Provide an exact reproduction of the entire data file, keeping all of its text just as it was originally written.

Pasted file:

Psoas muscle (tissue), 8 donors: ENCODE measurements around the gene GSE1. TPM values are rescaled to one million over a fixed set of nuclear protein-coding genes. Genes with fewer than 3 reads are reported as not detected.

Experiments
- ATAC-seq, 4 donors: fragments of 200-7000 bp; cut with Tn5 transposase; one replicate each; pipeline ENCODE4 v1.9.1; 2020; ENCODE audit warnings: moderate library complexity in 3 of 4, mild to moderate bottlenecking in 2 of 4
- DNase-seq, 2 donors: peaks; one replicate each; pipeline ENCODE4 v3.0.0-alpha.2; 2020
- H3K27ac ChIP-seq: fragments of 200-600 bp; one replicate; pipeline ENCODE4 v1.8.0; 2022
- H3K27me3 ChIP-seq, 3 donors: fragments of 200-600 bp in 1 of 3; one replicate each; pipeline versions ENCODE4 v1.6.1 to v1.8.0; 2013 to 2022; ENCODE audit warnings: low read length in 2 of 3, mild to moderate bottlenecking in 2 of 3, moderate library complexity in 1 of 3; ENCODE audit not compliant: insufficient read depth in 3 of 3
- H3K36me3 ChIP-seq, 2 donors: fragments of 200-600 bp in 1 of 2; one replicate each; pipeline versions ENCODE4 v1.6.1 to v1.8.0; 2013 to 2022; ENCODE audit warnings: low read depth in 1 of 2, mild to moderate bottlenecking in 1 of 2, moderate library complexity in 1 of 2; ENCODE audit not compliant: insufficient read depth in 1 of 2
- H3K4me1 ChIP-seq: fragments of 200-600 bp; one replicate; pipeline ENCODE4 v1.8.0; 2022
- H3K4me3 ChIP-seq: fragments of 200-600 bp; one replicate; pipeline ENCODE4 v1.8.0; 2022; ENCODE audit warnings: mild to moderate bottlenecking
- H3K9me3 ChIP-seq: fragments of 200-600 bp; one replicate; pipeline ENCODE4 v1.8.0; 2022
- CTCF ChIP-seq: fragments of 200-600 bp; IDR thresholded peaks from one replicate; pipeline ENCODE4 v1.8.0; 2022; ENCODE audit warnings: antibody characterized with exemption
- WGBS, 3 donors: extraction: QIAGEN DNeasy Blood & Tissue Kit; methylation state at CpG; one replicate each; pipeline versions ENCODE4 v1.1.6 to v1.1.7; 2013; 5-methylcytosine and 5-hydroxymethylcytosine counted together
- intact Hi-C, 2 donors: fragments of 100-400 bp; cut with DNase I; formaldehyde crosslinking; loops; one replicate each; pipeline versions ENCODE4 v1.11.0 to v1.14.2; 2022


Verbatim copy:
Psoas muscle (tissue), 8 donors: ENCODE measurements around the gene GSE1. TPM values are rescaled to one million over a fixed set of nuclear protein-coding genes. Genes with fewer than 3 reads are reported as not detected.

Experiments
- ATAC-seq, 4 donors: fragments of 200-7000 bp; cut with Tn5 transposase; one replicate each; pipeline ENCODE4 v1.9.1; 2020; ENCODE audit warnings: moderate library complexity in 3 of 4, mild to moderate bottlenecking in 2 of 4
- DNase-seq, 2 donors: peaks; one replicate each; pipeline ENCODE4 v3.0.0-alpha.2; 2020
- H3K27ac ChIP-seq: fragments of 200-600 bp; one replicate; pipeline ENCODE4 v1.8.0; 2022
- H3K27me3 ChIP-seq, 3 donors: fragments of 200-600 bp in 1 of 3; one replicate each; pipeline versions ENCODE4 v1.6.1 to v1.8.0; 2013 to 2022; ENCODE audit warnings: low read length in 2 of 3, mild to moderate bottlenecking in 2 of 3, moderate library complexity in 1 of 3; ENCODE audit not compliant: insufficient read depth in 3 of 3
- H3K36me3 ChIP-seq, 2 donors: fragments of 200-600 bp in 1 of 2; one replicate each; pipeline versions ENCODE4 v1.6.1 to v1.8.0; 2013 to 2022; ENCODE audit warnings: low read depth in 1 of 2, mild to moderate bottlenecking in 1 of 2, moderate library complexity in 1 of 2; ENCODE audit not compliant: insufficient read depth in 1 of 2
- H3K4me1 ChIP-seq: fragments of 200-600 bp; one replicate; pipeline ENCODE4 v1.8.0; 2022
- H3K4me3 ChIP-seq: fragments of 200-600 bp; one replicate; pipeline ENCODE4 v1.8.0; 2022; ENCODE audit warnings: mild to moderate bottlenecking
- H3K9me3 ChIP-seq: fragments of 200-600 bp; one replicate; pipeline ENCODE4 v1.8.0; 2022
- CTCF ChIP-seq: fragments of 200-600 bp; IDR thresholded peaks from one replicate; pipeline ENCODE4 v1.8.0; 2022; ENCODE audit warnings: antibody characterized with exemption
- WGBS, 3 donors: extraction: QIAGEN DNeasy Blood & Tissue Kit; methylation state at CpG; one replicate each; pipeline versions ENCODE4 v1.1.6 to v1.1.7; 2013; 5-methylcytosine and 5-hydroxymethylcytosine counted together
- intact Hi-C, 2 donors: fragments of 100-400 bp; cut with DNase I; formaldehyde crosslinking; loops; one replicate each; pipeline versions ENCODE4 v1.11.0 to v1.14.2; 2022